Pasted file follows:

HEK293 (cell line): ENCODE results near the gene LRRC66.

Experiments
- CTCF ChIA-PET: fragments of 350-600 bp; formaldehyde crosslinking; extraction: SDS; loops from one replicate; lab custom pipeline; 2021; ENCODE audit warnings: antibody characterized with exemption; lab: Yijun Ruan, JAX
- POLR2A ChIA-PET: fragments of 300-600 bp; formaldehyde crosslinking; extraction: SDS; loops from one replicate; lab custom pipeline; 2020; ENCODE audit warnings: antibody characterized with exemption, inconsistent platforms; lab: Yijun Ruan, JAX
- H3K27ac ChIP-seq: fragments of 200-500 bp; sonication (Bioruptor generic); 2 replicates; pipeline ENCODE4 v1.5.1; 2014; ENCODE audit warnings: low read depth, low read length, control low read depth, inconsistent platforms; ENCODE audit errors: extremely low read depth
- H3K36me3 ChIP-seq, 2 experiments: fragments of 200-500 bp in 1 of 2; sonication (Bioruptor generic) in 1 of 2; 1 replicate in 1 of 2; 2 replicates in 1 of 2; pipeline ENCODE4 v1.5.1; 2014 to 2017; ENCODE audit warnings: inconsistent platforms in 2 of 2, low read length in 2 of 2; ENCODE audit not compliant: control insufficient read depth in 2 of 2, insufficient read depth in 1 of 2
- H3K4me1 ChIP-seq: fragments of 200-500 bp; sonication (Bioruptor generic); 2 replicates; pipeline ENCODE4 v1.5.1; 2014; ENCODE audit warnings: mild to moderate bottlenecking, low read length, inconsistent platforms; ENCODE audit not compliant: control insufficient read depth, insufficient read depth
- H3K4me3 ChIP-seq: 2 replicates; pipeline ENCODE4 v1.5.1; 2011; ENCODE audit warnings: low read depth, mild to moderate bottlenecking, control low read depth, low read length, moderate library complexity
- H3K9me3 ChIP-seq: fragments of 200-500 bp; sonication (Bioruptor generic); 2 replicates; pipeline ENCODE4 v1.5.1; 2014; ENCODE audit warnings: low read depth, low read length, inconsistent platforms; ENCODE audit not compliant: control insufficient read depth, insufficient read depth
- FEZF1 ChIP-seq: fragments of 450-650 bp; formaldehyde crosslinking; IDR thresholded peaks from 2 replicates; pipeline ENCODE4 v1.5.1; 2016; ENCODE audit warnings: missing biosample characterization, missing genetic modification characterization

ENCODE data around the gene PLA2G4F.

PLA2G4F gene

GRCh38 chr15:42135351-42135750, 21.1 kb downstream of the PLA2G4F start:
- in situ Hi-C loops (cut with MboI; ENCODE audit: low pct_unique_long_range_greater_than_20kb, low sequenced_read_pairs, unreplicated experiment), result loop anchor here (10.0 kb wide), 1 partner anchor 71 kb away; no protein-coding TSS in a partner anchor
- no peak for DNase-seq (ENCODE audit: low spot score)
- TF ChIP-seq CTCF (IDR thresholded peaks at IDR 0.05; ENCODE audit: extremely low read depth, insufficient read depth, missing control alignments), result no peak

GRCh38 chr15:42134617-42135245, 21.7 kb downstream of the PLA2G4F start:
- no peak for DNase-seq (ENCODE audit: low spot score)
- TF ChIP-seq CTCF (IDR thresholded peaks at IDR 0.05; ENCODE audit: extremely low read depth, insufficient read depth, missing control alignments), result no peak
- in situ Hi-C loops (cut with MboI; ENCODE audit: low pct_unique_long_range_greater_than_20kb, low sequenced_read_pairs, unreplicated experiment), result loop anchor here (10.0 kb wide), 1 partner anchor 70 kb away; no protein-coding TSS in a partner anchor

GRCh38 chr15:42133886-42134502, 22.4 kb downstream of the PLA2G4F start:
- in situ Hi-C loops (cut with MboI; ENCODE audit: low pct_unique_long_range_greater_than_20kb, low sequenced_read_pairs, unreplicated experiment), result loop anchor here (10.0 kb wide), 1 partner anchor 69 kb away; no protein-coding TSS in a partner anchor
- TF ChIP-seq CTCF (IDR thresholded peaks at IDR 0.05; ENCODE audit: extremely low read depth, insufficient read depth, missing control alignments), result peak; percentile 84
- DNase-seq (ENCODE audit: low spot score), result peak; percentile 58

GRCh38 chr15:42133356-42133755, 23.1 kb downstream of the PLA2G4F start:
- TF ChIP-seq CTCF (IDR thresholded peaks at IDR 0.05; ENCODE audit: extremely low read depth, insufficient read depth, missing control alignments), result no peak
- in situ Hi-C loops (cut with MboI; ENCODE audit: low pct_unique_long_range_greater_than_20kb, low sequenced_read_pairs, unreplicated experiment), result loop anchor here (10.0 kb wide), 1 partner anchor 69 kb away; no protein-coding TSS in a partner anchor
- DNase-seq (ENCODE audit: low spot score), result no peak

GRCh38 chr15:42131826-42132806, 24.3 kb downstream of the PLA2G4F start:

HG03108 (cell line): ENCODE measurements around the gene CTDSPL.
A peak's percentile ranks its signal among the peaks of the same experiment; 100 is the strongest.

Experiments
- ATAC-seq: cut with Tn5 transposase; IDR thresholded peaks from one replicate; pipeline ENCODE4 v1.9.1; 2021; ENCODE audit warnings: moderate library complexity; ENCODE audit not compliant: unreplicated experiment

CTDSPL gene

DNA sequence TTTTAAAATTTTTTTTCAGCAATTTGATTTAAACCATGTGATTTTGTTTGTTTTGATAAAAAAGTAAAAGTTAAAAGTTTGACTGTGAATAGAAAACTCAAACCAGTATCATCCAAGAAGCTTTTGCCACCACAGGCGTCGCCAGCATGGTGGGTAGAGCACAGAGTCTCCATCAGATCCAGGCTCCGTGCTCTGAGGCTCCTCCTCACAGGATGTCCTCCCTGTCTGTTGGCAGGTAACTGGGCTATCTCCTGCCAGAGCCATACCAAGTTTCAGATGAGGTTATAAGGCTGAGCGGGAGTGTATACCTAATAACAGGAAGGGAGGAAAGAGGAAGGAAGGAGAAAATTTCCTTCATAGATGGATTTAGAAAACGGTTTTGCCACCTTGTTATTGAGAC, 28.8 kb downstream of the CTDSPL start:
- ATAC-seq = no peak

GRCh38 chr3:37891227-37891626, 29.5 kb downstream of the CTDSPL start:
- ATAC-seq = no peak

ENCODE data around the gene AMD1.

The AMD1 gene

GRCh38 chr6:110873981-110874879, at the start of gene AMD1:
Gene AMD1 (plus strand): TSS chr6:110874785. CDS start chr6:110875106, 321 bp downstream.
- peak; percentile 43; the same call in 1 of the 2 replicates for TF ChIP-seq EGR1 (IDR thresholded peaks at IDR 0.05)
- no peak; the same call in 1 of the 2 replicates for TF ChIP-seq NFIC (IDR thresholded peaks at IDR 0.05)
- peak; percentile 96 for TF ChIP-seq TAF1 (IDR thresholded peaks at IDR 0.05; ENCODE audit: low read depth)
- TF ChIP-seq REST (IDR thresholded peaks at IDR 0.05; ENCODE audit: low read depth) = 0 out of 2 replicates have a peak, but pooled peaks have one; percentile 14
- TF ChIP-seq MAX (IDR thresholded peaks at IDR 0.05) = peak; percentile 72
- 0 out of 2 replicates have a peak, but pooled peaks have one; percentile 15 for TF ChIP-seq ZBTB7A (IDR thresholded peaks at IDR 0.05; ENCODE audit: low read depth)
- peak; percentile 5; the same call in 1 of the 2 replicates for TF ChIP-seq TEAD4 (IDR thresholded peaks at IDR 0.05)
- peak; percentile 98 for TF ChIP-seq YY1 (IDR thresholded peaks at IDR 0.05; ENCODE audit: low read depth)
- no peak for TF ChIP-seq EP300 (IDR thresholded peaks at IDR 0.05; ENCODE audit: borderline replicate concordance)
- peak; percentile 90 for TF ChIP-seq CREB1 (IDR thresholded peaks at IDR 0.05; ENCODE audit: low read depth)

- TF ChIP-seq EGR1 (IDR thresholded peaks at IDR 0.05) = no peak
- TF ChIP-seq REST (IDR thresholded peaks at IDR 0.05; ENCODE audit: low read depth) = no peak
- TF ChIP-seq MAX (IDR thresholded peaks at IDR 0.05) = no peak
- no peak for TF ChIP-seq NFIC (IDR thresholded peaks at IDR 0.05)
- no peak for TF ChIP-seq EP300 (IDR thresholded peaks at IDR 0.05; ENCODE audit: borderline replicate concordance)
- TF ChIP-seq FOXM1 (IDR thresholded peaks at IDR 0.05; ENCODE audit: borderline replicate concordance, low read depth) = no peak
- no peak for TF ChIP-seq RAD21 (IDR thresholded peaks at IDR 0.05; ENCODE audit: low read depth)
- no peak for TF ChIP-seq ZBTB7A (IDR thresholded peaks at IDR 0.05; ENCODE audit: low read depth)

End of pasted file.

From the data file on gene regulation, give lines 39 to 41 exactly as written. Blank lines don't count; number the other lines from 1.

ENCODE data around the gene AMD1.

The AMD1 gene

GRCh38 chr6:110873981-110874879, at the start of gene AMD1: